Monday, March 30, 2015

Sunny Monday is welcome

Despite the wind and cold weather over the weekend, today feels warmer and more like spring even with the winds still blowing making it for a chilly start for the week.
Ice is prevalent around the lakes here in Oakland County. East and North on the Great Lakes ice break up is under way.
I know it's last ice but stay off. You not only put yourself at risk, you risk the lives of those that come to your aid.
No fish is worth a life or the rescue efforts that go into first finding you, then getting you off the ice and home safe.
I haven't made it into the garage for a cleaning and organizing trip yet. With no heat out there it's a little like stepping into a freezer/cooler in a restaurant or butcher shop.
For me, ice out is going to be time for the first launch of the season for my fishing kayak. If it were today I wouldn't be ready to go.
Too much stuff laying all around with nothing in it's right place. I'm envious of those that have garages you can eat off the floor, look around briefly and find that rod, bait or tool you need with very little searching.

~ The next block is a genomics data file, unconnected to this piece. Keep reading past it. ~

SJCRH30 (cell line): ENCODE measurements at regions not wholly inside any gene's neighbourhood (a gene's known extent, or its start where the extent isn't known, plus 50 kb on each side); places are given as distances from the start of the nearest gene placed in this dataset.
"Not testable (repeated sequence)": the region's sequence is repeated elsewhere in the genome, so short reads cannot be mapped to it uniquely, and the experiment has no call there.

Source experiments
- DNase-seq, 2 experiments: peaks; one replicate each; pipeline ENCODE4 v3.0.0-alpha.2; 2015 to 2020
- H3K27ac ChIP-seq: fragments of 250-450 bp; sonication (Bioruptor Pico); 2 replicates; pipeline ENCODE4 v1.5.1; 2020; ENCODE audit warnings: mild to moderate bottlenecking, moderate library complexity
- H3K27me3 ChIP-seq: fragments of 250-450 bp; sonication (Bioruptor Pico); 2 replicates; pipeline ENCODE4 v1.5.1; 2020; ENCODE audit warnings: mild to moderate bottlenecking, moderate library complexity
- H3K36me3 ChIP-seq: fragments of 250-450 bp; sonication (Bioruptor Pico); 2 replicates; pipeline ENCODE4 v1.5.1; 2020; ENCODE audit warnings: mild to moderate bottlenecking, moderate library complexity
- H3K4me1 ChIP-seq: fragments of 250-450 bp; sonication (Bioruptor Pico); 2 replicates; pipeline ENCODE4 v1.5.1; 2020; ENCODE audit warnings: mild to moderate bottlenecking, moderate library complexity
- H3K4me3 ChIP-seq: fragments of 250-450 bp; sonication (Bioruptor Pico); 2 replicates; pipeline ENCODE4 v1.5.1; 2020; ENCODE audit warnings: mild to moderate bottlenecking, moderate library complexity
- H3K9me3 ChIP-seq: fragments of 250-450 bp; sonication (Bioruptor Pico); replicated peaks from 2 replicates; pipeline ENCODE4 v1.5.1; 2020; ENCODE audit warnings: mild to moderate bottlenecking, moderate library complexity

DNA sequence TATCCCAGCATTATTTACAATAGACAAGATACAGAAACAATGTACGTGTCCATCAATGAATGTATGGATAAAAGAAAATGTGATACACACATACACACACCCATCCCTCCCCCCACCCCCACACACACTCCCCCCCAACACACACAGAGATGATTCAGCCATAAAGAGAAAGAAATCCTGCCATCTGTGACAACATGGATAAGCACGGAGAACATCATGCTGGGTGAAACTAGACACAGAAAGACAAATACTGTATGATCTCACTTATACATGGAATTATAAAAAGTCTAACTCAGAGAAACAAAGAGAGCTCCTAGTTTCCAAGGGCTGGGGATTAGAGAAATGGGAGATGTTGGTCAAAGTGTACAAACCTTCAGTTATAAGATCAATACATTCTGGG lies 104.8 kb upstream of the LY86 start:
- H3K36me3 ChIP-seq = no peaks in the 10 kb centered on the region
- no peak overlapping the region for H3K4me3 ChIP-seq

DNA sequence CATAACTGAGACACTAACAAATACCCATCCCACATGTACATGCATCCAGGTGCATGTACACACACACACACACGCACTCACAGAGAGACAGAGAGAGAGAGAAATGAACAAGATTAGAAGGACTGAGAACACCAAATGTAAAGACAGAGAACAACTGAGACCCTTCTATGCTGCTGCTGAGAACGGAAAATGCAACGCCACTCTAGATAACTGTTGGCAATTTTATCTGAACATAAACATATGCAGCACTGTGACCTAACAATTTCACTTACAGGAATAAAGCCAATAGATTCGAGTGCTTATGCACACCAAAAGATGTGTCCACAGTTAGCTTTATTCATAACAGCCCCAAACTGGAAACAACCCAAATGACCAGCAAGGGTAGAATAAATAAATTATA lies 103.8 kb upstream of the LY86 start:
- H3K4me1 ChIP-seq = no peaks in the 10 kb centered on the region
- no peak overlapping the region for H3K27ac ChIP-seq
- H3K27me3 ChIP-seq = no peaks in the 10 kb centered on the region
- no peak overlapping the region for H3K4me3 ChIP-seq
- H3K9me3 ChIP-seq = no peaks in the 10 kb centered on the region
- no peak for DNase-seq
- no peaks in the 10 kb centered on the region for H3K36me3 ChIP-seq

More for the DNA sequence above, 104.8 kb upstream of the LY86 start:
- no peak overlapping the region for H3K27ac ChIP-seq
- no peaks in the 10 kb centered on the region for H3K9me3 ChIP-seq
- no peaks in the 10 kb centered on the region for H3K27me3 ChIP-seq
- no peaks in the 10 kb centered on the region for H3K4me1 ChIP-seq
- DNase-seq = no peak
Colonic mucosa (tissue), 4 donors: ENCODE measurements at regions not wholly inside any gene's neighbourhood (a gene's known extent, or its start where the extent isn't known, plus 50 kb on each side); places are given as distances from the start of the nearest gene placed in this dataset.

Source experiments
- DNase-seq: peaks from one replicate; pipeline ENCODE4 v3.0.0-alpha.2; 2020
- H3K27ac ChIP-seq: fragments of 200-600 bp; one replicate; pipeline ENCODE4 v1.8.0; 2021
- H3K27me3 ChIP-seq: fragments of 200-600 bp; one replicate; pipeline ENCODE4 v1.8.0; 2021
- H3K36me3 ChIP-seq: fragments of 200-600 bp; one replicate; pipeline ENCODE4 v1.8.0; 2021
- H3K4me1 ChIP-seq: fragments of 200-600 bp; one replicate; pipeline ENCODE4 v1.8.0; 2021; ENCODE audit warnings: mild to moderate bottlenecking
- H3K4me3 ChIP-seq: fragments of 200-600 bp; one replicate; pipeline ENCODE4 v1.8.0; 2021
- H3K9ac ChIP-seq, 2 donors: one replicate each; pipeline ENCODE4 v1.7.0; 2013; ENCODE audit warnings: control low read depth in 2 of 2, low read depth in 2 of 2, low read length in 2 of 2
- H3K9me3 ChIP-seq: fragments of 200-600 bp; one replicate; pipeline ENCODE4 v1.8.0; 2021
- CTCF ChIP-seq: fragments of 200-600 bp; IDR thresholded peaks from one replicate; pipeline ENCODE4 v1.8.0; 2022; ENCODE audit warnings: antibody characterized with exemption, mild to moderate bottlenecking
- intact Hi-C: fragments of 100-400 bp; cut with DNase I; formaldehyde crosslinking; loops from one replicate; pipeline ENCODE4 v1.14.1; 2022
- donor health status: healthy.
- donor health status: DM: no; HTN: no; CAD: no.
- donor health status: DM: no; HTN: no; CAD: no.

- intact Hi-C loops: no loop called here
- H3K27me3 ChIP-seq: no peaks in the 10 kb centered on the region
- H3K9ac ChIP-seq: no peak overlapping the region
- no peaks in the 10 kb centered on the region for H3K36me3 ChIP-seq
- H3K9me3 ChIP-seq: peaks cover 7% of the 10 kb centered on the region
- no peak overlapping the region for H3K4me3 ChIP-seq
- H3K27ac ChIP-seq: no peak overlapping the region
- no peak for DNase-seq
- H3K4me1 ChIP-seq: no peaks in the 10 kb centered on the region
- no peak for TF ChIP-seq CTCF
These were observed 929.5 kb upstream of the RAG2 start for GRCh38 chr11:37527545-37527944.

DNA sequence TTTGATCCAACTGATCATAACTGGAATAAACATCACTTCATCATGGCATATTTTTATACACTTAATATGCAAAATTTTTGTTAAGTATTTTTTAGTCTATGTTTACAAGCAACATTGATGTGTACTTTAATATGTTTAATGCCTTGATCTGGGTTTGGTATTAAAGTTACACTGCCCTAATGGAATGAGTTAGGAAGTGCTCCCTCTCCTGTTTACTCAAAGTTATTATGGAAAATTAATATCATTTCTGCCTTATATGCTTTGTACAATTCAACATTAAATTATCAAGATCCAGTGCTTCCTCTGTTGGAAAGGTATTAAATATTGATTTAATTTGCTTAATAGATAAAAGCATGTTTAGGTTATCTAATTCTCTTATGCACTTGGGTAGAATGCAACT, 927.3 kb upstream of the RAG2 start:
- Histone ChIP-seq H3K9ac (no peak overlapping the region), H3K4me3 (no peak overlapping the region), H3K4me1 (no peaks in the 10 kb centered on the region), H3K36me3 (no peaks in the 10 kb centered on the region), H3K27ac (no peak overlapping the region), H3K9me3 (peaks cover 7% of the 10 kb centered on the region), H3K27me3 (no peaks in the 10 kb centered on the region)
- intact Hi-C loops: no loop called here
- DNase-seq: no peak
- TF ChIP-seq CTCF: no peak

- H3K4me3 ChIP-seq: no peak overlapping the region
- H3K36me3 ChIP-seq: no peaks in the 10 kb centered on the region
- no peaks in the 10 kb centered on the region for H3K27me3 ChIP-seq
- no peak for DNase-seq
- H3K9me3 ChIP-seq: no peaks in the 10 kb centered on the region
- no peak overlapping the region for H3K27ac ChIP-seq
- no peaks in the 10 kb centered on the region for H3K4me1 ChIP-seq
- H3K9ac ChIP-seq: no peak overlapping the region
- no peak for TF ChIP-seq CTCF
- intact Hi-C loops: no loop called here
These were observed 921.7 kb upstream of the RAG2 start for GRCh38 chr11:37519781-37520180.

It's time to get rid of more stuff or bite the bullet, put the time in and get it straightened out once and for all.
At this stage of life I've learned how important it is to put things back where they belong. My dad was fond of saying, "You've got it in your hand, go put it away." Great advice.

Thursday, March 19, 2015

AIM Weekend Walleye Series headed for Detroit River

AIM (Anglers Insight Marketing) will bring it's 2015 AIM Weekend Walleye Series to the Detroit River April 19.
This is a team event consisting of two anglers per boat. If you have wondered how you would fish against pros and other anglers this is the event to enter.
"The great thing about this series is it doesn't time away from family life," AIM National Tournament Director Denny Fox said.
Fox comes out of a background of tournament fishing and boat sales. "I grew up on Saginaw Bay then moved to Wisconsin fishing Lake Michigan and Green Bay. I was all set to moved into the PWT when that trail closed," he said.
If matching talent with experienced anglers bothers or intimidates you, keep in mind they all had to begin someplace.
At one time they were new to tournament fishing, the particular water you will be fishing that you may not be used to and the pressures associated with tournament fishing.